Given Oklahoma’s current budget woes, doctors agree the money seems even less likely to be found at the state level than at the federal level.

It is possible to create medical schools and residency slots without the help of the federal government, but it is by no means easy. Quinnipiac is a private school that has invested $100 million in the Netter School.

Closer to home, OU’s new collaboration with the University of Tulsa to create their school of medicine in Tulsa was seeded with a $50 million donation from the George Kaiser Family Foundation. Subsequent gifts from the Oxley and Warren Foundations to OU-Tulsa and TU jointly provide funds for hiring faculty and offering student scholarships.

OU pays for about 25 percent of its residency slots in Oklahoma City from its operational fund. OSU does the same for about 36 percent of its slots. But admirable as that may be, doctors at both schools say it won’t keep pace with the number of additional slots that are needed.

One solution would be to create more medical schools and more residency slots. But those, of course, take money. In the case of residency slots, the bulk of the money comes from Medicare. 

Additionally, once Oklahoma graduates leave for a residency elsewhere, they are less likely to return.

“You wind up getting married, buying a house, kids get attached to schools, then there has to be a real draw to kind of pull you out of that,” says Dr. Daniel Duffy, former dean of the OU School of Community Medicine, who adds a graduate’s hometown or family base can be a draw, too.

OU-Tulsa President Dr. John Schumann, second from right, speaks with medical students on campus where 180 students are currently in residency. Even though Oklahoma is experiencing a doctor shortage, the state does better than the national average at retaining students once they graduate medical school. Photo by Aaron Anderson, courtesy OU-Tulsa.

 

 

Hospitalism side effects

Further aggravating the doctor shortage, Schumann says, is the ongoing phenomenon of what many call “hospitalism,” where doctors are no longer in private practice and are simply employees of a hospital or large health system, also known as hospitalists.

“Over the last decade we’ve gone from two-thirds of doctors who are privately employed, meaning they own their own business or their own practice,” Schumann says. “Now, two-thirds or more of doctors are employees.”

Sources say the days of family doctors doing a one-year internship and setting up a small private practice are history, not to mention the fact that it’s so expensive.

“If I go to an employee position, I’m paid a salary,” Schumann says. “Malpractice, rent, overhead, billing … all of that is taken care of … they like the safety and the security of being an employee rather than the risk associated with running an office, which is an inherently risky thing.”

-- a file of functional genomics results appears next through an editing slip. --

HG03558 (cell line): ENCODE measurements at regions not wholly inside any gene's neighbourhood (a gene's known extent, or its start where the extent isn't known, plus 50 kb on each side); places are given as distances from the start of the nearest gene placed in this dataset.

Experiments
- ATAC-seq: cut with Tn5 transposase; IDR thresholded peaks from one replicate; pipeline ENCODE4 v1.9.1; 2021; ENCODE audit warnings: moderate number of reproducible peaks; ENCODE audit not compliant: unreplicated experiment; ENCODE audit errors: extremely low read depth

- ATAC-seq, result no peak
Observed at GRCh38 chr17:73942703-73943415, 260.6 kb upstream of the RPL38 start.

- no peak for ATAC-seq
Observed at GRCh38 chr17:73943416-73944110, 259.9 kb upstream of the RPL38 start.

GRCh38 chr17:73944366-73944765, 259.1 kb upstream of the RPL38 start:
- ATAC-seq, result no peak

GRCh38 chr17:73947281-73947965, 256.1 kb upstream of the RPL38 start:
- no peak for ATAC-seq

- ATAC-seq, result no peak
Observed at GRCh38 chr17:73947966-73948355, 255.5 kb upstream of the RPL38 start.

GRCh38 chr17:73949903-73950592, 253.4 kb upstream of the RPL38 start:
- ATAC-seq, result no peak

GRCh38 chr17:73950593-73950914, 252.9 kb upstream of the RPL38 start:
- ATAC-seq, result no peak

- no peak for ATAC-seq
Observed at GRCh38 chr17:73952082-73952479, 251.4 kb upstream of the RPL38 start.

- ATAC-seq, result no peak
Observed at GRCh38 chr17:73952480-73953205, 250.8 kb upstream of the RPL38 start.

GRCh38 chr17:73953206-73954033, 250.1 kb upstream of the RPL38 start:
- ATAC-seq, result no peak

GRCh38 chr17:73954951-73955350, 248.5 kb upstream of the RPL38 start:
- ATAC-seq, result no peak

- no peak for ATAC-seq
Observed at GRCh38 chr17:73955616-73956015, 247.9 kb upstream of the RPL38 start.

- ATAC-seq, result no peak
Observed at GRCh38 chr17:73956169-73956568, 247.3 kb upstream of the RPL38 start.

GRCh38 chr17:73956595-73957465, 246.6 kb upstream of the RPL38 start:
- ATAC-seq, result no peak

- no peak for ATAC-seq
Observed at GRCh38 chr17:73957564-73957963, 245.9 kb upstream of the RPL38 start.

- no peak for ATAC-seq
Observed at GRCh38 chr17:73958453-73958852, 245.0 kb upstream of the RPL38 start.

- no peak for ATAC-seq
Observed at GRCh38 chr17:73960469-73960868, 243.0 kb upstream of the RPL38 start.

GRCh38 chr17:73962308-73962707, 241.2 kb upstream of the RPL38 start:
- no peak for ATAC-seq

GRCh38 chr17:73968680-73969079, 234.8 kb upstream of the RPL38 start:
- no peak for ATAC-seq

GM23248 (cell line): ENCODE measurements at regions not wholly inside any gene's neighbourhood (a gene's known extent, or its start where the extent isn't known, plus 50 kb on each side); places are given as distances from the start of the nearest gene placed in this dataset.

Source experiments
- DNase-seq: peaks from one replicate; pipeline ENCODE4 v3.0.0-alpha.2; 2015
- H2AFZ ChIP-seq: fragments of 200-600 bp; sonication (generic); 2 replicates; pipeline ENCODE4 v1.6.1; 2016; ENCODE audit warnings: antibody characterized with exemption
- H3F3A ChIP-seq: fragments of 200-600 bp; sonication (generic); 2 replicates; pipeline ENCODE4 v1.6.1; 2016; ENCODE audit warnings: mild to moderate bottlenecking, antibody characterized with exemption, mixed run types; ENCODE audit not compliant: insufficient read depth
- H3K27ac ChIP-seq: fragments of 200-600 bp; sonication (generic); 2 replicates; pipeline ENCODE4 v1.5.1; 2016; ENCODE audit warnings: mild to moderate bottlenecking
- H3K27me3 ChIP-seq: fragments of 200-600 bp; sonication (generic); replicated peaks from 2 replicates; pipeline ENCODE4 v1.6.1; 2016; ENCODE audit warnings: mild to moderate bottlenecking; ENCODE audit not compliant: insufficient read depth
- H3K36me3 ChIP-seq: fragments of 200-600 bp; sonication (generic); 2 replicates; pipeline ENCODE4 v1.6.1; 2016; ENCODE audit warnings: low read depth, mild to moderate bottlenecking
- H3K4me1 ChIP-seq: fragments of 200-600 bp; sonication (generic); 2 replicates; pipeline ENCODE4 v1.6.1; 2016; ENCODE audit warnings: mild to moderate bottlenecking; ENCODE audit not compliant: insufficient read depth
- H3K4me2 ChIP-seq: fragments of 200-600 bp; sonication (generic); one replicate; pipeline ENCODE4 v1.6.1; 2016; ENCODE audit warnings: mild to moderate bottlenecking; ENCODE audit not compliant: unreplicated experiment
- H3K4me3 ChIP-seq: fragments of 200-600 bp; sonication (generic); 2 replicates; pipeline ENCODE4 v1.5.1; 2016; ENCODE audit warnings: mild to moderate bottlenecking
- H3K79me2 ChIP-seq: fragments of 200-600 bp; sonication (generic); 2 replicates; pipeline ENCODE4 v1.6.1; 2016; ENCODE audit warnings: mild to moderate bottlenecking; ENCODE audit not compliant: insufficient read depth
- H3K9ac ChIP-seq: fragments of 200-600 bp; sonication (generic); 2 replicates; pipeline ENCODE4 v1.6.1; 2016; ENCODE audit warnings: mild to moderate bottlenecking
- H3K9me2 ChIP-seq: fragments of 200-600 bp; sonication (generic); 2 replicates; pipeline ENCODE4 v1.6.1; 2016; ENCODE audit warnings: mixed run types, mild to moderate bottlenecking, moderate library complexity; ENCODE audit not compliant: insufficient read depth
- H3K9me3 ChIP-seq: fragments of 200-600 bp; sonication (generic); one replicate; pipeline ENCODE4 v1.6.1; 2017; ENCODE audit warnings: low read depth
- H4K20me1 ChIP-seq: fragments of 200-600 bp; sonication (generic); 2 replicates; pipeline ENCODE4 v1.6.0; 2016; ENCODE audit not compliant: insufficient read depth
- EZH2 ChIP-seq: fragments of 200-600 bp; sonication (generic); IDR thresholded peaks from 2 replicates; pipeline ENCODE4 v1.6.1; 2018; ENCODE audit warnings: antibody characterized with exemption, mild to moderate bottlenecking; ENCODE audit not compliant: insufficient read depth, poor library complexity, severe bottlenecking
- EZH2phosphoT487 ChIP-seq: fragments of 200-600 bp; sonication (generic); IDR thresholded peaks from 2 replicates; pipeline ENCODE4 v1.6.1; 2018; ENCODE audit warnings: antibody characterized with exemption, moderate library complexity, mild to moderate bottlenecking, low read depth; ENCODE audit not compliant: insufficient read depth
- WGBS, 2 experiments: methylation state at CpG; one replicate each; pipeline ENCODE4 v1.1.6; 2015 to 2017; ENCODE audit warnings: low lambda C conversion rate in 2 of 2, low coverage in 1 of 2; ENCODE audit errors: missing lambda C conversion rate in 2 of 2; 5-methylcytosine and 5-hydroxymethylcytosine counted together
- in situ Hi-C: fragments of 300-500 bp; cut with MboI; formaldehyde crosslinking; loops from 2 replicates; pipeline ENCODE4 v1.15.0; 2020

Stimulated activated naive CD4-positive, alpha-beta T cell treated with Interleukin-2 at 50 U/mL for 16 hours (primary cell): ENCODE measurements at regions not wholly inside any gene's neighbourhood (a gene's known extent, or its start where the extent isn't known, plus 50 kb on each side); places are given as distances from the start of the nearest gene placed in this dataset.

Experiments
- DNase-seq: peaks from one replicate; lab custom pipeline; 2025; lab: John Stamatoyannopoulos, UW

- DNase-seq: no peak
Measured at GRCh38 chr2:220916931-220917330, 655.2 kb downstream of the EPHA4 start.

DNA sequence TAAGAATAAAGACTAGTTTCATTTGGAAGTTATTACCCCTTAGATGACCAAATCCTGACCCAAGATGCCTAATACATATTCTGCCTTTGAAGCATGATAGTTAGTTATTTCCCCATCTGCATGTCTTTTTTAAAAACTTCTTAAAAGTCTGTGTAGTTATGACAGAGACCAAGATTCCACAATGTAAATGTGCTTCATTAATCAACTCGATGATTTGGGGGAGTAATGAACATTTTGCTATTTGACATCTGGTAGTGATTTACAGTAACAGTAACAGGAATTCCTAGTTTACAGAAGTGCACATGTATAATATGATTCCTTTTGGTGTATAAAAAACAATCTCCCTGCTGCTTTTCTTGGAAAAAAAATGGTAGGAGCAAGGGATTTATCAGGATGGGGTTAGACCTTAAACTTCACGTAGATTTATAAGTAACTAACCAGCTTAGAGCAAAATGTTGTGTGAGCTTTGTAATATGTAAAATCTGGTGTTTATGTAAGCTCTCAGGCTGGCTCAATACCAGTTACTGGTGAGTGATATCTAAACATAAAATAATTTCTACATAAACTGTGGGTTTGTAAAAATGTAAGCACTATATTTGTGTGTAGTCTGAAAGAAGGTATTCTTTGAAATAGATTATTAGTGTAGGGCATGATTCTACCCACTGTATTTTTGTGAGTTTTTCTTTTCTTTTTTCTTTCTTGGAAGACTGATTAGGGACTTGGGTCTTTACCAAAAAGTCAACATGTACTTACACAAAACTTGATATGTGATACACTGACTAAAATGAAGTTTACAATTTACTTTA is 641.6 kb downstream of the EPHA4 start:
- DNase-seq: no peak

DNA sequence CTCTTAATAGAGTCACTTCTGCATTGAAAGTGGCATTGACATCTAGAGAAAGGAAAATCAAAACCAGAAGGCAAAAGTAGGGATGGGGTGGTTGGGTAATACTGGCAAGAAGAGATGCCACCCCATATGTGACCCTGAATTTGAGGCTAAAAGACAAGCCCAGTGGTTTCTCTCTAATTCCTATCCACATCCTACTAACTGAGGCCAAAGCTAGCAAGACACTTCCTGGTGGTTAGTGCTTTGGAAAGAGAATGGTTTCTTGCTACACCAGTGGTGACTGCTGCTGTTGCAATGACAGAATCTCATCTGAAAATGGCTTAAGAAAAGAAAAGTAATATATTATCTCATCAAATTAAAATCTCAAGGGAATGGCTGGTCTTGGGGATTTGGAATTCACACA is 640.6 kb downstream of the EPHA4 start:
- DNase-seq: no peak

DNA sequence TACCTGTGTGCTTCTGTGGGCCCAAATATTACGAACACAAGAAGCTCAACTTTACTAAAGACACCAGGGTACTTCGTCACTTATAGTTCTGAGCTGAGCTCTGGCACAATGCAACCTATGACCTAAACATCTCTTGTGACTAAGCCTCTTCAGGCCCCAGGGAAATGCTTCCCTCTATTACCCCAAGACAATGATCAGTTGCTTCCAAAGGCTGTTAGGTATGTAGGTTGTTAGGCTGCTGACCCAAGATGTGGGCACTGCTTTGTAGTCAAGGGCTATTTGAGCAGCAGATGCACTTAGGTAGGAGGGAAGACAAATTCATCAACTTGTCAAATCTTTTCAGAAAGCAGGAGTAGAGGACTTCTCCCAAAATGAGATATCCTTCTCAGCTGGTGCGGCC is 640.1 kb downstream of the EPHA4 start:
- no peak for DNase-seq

But, more hospital-based physicians create a bottleneck because they don’t see outpatients. 

“If they’re only working in the hospital,” Schumann says, “patients only see them when hospitalized. You won’t see hospital doctors with a
garden-variety complaint like back pain or when you need your thyroid medication or your cholesterol medication looked at or adjusted,” Schumann says. 

The hospitalism phenomenon and the demise of private practice have taken an even bigger toll on rural areas, for the simple fact that there aren’t many rural hospitals. And with limited resources, they are less able to employ physicians directly.

“I’m in my 70s, and when I started, banks were fighting over each other to loan a doctor money to set up a practice at incredibly low interest rates,” Duffy says. “That hasn’t happened for 20 years. 

“Quite frankly, given the huge debt that doctors have when they’re starting to practice and the lack of private capitalization, it’s virtually impossible for the ‘Marcus Welby’ single doctor to open a practice.”

“Over the last decade we’ve gone from two-thirds of doctors who are privately employed, meaning they own their own business or their own practice, (to) now, two-thirds or more of doctors are employees.”

Duffy says realistically, a doctor has to have a team of three to five colleagues to keep up with the workload, along with innovations in medicine.

“You can’t be on call 24/7 and not burn out and leave practice after about three or four years,” he says. 

In private practice a doctor has more control and the ability to call the shots, but in general, Schumann says younger doctors prefer the job security of a hospital setting to the control of a private practice. 

And if you think a place like Tulsa has trouble luring 20- and 30-somethings away from the glitz and excitement of big-city life in Chicago — with its prestigious medical schools — now imagine how tough it is for a small town of 8,000 people. Zubialde says survey data shows medical graduates value geographic location and lifestyle even more than salary.

Doctor shortages exist across the board, but the shortage is most severe for primary care medicine. Since hospitals are now having to find ways to fund their own slots, they’re going where the money is. And that’s in specialties that do expensive procedures.

“The way our reimbursement system is set up, you get paid more if you do a procedure, than if you sit down and talk to a patient and help make sure that they’re eating properly, not smoking, etcetera,” Koeppen says.